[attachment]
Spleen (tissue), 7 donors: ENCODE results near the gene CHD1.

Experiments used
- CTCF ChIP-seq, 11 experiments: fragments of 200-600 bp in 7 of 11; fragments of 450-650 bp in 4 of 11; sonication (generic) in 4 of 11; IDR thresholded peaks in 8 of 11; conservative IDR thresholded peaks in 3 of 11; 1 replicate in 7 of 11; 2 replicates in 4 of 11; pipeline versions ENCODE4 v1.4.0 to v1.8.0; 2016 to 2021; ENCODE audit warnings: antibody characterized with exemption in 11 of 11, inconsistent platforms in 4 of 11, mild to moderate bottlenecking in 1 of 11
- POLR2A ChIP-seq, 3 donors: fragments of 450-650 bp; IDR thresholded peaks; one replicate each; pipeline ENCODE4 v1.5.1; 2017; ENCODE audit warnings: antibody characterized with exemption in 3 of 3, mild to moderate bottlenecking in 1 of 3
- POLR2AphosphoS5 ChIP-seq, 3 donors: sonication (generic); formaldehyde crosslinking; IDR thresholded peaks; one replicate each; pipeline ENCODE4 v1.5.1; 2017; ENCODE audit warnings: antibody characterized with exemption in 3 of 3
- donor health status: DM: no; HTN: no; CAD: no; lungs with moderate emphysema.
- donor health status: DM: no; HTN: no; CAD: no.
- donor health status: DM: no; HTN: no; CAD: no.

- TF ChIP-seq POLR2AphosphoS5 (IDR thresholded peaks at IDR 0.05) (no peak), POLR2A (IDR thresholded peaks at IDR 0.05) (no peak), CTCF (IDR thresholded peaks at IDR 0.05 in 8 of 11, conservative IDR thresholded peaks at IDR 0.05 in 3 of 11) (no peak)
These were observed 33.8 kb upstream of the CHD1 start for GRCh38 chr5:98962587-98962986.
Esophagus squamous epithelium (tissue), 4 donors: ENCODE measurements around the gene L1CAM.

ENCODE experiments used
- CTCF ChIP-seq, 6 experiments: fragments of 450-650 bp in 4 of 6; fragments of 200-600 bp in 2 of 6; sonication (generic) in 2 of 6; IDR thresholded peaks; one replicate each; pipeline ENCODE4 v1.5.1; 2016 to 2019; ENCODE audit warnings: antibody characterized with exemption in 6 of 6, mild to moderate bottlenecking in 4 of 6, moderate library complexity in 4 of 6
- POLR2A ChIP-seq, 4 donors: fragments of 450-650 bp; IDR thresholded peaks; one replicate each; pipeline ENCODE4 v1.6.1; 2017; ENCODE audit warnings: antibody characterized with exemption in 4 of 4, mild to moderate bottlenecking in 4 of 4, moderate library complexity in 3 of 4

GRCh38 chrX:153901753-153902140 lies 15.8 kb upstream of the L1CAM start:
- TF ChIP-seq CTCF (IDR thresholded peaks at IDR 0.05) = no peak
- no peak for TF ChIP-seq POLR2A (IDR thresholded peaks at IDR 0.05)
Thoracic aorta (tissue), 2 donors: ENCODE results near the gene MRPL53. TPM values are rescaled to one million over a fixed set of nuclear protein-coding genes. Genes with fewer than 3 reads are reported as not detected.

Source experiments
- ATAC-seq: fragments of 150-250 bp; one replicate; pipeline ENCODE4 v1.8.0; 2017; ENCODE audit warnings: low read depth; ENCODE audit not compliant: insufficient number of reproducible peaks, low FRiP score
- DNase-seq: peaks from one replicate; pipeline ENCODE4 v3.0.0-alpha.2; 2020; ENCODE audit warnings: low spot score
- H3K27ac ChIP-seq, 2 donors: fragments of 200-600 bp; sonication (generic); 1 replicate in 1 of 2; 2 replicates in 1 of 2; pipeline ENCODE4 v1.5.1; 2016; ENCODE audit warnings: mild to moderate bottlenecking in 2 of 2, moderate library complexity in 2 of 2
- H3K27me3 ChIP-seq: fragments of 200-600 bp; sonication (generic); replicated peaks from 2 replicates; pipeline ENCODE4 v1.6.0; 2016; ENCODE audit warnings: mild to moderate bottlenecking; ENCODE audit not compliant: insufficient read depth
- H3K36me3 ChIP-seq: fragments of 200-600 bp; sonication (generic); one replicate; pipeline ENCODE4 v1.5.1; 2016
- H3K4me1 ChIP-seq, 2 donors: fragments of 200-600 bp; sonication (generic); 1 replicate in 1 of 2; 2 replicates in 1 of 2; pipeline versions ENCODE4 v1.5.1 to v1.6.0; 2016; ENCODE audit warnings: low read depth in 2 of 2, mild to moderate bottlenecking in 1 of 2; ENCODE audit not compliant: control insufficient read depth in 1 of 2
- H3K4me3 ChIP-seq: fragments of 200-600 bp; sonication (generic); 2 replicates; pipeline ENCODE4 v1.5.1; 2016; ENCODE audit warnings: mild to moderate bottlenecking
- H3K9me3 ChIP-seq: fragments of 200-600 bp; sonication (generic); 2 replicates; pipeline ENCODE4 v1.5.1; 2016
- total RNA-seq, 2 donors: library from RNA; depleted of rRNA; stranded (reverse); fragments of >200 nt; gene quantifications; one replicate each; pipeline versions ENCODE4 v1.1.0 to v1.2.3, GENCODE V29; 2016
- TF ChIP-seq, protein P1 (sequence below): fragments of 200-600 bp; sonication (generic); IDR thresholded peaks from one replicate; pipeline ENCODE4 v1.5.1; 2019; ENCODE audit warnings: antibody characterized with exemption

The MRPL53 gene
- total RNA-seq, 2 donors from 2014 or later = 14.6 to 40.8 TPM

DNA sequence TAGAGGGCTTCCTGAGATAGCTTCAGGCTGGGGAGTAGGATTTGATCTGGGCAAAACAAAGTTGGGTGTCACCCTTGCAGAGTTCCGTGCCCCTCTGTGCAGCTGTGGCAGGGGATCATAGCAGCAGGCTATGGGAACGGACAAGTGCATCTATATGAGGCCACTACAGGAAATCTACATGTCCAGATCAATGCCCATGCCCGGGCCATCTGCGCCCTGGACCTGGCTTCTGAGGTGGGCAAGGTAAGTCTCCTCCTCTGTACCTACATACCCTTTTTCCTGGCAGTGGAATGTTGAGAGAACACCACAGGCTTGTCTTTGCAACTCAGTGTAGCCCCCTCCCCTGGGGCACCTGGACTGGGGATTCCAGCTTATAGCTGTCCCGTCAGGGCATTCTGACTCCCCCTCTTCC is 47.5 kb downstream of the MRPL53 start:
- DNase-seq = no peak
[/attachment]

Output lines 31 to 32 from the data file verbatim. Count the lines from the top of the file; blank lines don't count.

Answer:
- total RNA-seq, 2 donors from 2014 or later = 14.6 to 40.8 TPM

DNA sequence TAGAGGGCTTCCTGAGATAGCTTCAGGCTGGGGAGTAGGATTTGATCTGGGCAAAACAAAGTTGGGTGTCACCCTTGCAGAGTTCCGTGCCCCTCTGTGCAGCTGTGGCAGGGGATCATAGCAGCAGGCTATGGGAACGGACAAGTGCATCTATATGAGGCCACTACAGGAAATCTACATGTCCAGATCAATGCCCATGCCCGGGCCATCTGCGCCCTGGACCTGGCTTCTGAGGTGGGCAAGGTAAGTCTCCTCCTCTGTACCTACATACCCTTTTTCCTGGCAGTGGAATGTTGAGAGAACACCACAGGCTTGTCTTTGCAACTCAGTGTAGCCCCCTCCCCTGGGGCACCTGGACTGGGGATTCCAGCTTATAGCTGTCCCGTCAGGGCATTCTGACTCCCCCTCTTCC is 47.5 kb downstream of the MRPL53 start: